Globalization is not new; it has existed for centuries. What is different today is the speed of globalizing the world, made possible by new technologies, transportation networks, media, and international marketing. Many claim that never before in history has there been so much evidence about strong opposition to globalization. However, any comparison with the past is highly inaccurate. Only few records of resistance to globalization have been preserved for us today.

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Lunch with Dr. Theo Weigel

On the first of October, Professor Michael Czinkota hosted a private lunch with Dr. Theo Weigel at the McDonough School of Business, in collaboration with the Washington D.C. office of the Hanns-Seidel Foundation. Dr. Weigel served as the German Minister of Finance from 1989 to 1998, in the Cabinet of Chancellor Helmut Kohl. He was instrumental in the creation of the European monetary union, and the common currency. He was accompanied by a team of delegates that included his wife, Irene Epple-Weigel, the former alpine skier and Olympic medalist, and their son, Konstantin, a law student in Munich. Also part of the delegation was Richard Teltschik, the Director of the Hanns-Seidel Foundation in Washington. Georgetown University was represented also by Professors Thomas Cooke, Ricardo Ernst, Charles Skuba, David Walker, and Lee Pinkowitz. Also in attendance were three students – one from the McDonough School of Business, and two Masters candidates from the Walsh School of Foreign Service. Additional visitors came from the Hanns-Seidel Foundation and the German Embassy.

The lunch was inaugurated by Professor Czinkota, who gave a welcome address that included an introduction of Dr. Weigel’s many accomplishments. Following this, Dr. Weigel addressed the attendees of the lunch. He discussed his experiences with the creation and establishment of the Euro, relating both facts and anecdotes. One such story was of how the common currency came to be known as the “Euro,” rather than the other alternatives under consideration at the time, such as the Frank, Mark or ECU. He vehemently denied the common perception that the Euro was Germany’s reward of others for support of reunification, asserting that the two momentous events were planned and executed separately. Dr. Weigel talked about the fall of the Berlin Wall and the reunification of West and East Germany, at what was the eve of the 25th anniversary of the reunification. Yet it was not only German history that was discussed at the lunch, but also contemporary German politics and European current affairs. The issue of the refugee crisis in Europe was explored by Dr. Weigel as well as the other participants. Dr. Weigel believes that Germany can absorb the current volume of incoming refugees, approximately 800,000, for one year (possibly two). This will help the German economy, which is currently facing a demographic shortage of working-age and job-seeking citizens. Any absorption of refugees beyond this number, however, would end up harming the German economy.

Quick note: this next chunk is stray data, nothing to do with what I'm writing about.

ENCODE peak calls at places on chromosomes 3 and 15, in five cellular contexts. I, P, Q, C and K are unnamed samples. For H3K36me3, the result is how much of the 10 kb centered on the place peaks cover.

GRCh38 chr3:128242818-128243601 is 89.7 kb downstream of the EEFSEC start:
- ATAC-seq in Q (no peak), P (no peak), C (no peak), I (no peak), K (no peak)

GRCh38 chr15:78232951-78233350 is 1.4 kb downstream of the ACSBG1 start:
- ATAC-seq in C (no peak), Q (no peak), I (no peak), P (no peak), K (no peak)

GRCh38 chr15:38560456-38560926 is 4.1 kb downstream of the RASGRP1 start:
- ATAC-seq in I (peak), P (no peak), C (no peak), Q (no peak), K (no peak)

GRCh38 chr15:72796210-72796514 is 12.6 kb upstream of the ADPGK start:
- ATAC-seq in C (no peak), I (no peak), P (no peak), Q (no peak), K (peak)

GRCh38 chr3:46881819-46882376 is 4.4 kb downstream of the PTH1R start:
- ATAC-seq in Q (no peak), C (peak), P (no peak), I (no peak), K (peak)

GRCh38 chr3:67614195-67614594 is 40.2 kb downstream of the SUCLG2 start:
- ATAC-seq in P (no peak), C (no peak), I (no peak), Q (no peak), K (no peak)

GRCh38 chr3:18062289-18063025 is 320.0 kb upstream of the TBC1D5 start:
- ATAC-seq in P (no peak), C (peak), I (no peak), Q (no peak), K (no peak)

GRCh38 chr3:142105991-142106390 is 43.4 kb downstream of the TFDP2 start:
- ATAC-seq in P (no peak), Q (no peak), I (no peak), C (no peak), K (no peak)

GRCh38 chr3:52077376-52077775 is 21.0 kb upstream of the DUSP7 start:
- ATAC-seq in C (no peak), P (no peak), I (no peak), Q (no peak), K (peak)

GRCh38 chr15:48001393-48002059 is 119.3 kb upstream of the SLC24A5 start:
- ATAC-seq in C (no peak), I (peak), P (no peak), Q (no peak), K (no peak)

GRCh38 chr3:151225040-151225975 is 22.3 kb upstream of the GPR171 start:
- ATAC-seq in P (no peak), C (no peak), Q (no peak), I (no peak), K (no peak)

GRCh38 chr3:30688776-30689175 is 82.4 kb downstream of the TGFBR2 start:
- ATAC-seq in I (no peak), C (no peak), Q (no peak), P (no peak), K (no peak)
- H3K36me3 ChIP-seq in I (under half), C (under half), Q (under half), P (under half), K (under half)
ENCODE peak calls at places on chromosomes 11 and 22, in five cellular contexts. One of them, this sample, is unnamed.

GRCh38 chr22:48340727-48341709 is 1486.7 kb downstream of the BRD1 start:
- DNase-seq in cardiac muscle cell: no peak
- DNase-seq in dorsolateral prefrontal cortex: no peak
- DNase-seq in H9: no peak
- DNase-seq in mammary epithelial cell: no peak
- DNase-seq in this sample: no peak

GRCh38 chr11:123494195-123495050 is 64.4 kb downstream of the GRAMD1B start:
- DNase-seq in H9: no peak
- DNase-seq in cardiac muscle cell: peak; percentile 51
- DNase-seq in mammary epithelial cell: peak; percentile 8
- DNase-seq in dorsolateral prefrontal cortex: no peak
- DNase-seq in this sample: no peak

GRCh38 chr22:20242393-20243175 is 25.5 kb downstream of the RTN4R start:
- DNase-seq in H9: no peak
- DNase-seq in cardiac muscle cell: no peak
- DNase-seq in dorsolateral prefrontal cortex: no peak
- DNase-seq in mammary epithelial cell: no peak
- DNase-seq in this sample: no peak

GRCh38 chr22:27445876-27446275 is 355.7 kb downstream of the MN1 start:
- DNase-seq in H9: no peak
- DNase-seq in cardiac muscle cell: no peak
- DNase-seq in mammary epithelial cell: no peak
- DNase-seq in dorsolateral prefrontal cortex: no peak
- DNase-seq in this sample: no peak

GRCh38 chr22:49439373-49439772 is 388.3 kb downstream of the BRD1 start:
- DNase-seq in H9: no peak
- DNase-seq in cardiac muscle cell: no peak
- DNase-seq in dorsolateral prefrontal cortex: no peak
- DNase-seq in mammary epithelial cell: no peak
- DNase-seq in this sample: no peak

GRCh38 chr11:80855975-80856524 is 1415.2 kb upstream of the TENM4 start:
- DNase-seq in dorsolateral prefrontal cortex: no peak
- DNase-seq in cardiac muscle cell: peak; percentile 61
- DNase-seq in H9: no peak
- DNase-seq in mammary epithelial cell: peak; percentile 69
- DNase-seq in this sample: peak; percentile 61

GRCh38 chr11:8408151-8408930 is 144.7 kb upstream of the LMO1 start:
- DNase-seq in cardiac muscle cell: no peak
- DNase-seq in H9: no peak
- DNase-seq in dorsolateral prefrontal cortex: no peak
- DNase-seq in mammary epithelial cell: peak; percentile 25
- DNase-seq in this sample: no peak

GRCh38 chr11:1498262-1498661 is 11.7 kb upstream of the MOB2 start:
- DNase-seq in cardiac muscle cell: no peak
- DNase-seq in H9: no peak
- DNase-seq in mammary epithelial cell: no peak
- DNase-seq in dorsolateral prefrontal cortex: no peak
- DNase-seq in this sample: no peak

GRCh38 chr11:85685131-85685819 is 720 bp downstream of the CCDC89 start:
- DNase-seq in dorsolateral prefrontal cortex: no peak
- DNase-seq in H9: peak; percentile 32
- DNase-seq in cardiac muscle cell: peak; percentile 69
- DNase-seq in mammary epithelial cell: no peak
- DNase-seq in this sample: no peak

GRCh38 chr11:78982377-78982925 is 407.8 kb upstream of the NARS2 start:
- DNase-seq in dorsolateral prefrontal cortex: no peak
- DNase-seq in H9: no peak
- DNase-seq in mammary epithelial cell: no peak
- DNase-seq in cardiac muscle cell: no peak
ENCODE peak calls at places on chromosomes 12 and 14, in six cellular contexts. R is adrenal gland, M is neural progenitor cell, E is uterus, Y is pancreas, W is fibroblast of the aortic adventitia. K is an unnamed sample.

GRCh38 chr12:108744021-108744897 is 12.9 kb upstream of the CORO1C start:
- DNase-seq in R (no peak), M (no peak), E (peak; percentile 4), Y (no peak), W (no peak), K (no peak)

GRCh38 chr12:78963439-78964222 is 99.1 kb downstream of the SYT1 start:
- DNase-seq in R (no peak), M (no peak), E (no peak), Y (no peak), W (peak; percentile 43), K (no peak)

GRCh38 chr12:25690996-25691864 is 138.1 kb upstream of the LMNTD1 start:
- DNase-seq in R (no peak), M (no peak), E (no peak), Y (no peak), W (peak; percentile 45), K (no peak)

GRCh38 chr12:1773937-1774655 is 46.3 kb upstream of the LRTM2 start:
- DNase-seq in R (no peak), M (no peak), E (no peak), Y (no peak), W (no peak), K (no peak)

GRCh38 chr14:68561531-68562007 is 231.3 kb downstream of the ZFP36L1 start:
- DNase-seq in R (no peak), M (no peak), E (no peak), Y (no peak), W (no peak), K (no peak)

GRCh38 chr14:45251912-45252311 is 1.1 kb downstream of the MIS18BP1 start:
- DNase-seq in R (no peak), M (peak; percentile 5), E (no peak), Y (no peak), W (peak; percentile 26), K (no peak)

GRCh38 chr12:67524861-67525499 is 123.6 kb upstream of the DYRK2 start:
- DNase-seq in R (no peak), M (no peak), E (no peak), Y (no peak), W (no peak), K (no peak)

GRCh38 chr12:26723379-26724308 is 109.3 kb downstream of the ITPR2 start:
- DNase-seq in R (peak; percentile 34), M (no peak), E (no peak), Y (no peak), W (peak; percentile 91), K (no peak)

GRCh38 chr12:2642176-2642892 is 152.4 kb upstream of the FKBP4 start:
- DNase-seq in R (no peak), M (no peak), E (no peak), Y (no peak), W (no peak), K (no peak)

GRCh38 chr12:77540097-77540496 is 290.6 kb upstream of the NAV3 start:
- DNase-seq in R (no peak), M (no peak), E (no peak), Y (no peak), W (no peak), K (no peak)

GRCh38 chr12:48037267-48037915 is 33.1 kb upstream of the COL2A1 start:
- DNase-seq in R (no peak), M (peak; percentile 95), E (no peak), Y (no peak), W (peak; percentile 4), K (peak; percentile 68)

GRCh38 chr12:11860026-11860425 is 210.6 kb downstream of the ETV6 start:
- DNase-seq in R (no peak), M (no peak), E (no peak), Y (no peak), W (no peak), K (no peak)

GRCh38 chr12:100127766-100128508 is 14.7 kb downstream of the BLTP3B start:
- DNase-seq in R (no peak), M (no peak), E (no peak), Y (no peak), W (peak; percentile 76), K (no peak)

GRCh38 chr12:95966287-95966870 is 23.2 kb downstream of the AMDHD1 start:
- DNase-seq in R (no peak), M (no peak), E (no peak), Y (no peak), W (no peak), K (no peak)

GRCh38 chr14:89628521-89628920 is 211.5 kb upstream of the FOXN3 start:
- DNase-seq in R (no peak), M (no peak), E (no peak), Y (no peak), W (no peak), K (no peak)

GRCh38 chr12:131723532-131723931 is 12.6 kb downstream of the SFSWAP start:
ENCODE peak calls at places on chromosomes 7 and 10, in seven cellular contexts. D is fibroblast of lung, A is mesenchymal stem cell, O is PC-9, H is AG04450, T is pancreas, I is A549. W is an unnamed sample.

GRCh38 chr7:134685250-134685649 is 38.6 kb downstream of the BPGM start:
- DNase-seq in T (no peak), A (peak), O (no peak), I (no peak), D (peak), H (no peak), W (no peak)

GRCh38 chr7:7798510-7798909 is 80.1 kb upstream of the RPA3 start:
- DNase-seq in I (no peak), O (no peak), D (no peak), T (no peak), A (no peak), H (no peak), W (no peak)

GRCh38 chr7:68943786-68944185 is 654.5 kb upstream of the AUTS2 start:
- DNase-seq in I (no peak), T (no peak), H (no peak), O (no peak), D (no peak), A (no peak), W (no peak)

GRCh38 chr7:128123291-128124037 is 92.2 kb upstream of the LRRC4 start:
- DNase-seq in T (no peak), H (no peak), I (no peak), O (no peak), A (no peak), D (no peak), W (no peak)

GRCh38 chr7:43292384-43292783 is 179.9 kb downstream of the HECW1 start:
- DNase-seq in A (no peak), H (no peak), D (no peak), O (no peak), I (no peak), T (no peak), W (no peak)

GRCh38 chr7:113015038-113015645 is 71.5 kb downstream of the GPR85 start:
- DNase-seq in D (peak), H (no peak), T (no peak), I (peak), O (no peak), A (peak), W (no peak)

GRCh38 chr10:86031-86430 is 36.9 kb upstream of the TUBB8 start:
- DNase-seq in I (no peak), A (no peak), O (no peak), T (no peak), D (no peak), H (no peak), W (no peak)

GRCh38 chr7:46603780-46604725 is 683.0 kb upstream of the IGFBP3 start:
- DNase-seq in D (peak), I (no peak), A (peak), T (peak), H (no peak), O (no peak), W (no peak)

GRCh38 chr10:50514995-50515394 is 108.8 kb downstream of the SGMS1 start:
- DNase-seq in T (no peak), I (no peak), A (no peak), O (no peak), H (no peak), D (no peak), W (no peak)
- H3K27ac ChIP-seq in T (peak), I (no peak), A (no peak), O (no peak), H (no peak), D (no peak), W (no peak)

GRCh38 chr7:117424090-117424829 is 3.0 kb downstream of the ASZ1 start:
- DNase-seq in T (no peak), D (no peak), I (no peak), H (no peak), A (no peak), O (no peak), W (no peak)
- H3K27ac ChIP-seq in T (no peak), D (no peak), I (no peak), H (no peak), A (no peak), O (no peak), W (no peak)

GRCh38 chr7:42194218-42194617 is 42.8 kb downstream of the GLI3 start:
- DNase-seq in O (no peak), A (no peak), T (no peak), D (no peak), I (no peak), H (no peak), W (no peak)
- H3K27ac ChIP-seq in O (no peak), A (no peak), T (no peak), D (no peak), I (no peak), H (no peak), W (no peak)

For more than an hour, issues such as U.S.-Germany relations, collaborations and perceptions by the youth of the two countries, and Germany’s leadership role in the world were addressed in the question and answer session following Dr. Weigel’s speech.